This morning brings us more evidence of how lies are quickly spread by the media around the world to create a kind of ersatz reality which it is hard to debunk.
From Haaretz we finally learn that the IDF did not attack the UN school, that the falsehood eas spread by a branch of the UN itself and that the eyewitnesses were prevented by the UN from telling the truth to reporters. The truth is now out but the media which carried the oritginal story is nowhere to be found at correction time:
The United Nations has reversed its stance on one of the most contentious and bloody incidents of the recent Israel Defense Forces operation in Gaza, saying that an IDF mortar strike that killed 43 people on January 6 did not hit one of the United Nations Relief and Works Agency schools after all. ...
Maxwell Gaylord, the UN humanitarian coordinator in Jerusalem, said Monday that the IDF mortar shells fell in the street near the compound, and not on the compound itself.
Gaylord said that the UN "would like to clarify that the shelling and all of the fatalities took place outside and not inside the school." ...
Senior IDF officials had previously expressed skepticism that the school had been struck, saying that two mortar shells could not kill 43 people and wound dozens more.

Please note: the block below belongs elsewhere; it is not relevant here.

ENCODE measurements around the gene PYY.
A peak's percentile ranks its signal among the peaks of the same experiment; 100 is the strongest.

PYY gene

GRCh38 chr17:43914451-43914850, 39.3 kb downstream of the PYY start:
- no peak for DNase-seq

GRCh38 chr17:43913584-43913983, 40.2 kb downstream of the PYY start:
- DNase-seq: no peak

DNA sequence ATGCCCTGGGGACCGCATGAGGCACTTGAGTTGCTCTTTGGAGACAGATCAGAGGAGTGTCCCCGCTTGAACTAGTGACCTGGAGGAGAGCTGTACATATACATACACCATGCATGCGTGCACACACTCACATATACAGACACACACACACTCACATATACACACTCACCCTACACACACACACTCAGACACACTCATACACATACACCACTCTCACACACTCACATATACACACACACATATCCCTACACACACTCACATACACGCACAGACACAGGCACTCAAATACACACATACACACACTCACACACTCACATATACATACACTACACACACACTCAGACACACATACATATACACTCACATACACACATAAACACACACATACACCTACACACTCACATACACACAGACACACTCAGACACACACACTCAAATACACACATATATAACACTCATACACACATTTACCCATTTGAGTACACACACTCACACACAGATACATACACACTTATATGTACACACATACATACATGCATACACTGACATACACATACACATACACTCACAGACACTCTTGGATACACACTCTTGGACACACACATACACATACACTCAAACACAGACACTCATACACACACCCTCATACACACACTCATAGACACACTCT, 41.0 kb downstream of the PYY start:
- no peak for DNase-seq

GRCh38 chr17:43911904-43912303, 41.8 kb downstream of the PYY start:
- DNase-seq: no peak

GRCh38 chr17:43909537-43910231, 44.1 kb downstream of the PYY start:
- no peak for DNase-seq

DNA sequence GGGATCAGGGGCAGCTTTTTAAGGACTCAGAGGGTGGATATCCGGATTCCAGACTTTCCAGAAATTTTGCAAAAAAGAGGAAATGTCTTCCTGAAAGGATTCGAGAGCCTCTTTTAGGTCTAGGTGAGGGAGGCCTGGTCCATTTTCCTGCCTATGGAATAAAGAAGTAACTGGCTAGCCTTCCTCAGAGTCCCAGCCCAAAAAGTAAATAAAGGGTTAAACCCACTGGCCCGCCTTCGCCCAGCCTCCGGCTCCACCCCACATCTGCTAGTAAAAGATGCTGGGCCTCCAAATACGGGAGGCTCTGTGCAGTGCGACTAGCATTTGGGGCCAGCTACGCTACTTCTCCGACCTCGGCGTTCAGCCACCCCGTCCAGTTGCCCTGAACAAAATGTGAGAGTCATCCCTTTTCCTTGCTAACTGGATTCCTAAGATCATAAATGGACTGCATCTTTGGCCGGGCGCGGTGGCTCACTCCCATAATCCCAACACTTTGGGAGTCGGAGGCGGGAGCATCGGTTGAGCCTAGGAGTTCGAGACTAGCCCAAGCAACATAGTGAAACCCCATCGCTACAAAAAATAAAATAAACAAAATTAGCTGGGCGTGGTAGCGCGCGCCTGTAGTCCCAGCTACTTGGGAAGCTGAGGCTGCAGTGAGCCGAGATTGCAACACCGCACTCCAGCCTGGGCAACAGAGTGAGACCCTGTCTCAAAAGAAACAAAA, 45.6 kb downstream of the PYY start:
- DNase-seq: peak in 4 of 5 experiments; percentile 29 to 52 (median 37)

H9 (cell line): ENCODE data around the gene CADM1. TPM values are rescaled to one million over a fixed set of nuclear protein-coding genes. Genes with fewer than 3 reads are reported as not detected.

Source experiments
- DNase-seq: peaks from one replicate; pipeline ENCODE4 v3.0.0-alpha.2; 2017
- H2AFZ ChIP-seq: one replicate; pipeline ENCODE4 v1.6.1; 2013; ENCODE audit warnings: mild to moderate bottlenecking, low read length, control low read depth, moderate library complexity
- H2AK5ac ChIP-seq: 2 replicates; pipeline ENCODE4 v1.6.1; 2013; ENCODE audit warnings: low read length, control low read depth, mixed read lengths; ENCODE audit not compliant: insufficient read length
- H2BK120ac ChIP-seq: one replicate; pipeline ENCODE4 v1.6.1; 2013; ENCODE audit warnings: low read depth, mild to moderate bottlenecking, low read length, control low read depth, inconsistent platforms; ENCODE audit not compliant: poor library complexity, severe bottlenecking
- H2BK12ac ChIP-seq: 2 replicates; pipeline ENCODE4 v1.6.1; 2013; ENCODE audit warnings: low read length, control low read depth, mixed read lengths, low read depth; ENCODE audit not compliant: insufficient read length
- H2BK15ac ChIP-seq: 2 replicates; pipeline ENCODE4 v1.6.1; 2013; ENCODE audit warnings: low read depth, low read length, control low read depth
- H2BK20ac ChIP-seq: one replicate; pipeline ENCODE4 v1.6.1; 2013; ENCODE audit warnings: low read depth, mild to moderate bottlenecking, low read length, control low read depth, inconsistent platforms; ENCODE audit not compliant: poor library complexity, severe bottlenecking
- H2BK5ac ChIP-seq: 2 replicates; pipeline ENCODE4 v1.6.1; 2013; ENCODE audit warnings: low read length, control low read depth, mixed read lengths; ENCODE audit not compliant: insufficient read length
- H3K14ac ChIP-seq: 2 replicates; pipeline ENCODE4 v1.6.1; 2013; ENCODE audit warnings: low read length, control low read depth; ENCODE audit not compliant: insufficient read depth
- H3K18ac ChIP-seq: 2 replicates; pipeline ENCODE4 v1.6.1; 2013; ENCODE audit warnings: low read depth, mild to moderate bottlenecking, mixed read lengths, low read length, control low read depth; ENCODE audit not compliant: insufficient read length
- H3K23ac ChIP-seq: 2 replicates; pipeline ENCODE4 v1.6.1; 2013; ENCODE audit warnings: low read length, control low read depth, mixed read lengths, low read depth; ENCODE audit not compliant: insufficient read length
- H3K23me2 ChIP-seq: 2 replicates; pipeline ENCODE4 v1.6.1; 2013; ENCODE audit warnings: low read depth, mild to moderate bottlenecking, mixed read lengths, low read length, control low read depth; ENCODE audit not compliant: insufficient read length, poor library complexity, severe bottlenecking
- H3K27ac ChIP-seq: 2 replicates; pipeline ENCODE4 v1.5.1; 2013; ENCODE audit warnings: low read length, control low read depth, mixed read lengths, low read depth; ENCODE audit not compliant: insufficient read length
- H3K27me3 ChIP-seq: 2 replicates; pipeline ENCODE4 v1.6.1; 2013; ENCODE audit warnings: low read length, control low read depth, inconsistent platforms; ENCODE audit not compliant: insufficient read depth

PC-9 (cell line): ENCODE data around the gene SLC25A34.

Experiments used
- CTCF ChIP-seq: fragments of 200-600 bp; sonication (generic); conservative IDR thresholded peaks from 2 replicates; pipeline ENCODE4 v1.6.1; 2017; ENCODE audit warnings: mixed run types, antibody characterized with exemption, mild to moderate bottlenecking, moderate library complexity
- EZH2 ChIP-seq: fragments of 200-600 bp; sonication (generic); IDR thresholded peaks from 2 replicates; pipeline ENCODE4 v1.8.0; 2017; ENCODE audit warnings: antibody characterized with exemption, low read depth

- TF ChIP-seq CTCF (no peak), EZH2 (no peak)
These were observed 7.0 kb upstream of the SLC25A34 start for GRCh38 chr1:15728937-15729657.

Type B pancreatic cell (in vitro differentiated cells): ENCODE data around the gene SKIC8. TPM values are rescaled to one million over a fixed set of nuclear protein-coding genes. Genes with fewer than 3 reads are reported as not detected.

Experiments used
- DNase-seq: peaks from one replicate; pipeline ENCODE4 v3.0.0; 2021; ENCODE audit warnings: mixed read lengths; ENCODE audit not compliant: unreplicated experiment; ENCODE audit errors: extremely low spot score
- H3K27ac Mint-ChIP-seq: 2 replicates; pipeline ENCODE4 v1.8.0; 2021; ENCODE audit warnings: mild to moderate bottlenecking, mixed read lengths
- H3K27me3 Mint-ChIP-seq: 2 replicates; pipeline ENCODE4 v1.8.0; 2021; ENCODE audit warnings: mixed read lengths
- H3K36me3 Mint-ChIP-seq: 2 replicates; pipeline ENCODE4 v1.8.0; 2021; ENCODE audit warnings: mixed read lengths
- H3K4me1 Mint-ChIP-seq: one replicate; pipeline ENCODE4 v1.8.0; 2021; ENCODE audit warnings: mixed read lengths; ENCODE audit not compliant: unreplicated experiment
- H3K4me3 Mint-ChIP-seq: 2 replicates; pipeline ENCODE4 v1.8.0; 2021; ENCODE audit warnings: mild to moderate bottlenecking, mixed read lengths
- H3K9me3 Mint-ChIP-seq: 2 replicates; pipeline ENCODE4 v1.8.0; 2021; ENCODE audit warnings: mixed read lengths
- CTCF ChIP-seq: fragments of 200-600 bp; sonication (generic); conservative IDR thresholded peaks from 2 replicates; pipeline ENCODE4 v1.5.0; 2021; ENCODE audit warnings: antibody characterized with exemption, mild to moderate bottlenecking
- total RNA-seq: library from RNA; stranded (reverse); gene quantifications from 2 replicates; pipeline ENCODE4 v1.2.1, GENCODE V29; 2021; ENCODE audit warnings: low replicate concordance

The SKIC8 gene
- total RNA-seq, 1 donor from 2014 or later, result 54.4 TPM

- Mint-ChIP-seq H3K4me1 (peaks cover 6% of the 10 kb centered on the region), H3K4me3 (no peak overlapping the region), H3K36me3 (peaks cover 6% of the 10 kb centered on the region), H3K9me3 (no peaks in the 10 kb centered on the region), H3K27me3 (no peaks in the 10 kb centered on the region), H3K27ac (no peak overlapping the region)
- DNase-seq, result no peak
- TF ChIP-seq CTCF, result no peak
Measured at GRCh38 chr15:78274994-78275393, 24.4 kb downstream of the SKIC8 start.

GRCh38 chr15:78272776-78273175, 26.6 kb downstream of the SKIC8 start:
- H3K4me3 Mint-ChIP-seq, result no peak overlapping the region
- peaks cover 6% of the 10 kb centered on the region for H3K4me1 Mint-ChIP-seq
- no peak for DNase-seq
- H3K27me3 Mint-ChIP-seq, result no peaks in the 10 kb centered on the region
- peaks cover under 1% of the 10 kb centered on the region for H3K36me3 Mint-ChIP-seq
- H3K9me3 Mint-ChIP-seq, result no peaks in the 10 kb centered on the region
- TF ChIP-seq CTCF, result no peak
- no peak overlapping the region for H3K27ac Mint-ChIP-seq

Questions about the veracity of the claims that the school had been hit by the IDF were also raised last week by the Canadian newspaper The Globe and Mail. ... The newspaper said that the teacher had been told by the UN not to speak to the media. "Three of my students were killed," he said. "But they were all outside."
At the same time we learn that the large civilian casualty figures in Iraq published by Lancet in 2006 are undoubtedly phony and certainly not backed by credible evidence:
The Executive Council of the American Association for Public Opinion Research said Dr. Gilbert Burnham, a Johns Hopkins University professor, had repeatedly refused to cooperate with an eight-month investigation into his research on the Iraqi death toll that made headlines in October 2006 when it was published by The Lancet, a British medical journal.
The widely publicized study headed by Burnham contended that nearly 655,000 Iraqis had died because of the U.S.-led invasion and war in Iraq.
"When asked to provide several basic facts about this research, Burnham refused," the council said in a statement. It noted that the group's Code of Professional Ethics and Practices calls for researchers to disclose their methodology when survey findings are made public so they can be independently evaluated and verified.
"Dr. Burnham provided only partial information and explicitly refused to provide complete information about the basic elements of his research," said Mary Losch, chair of the association's Standards Committee.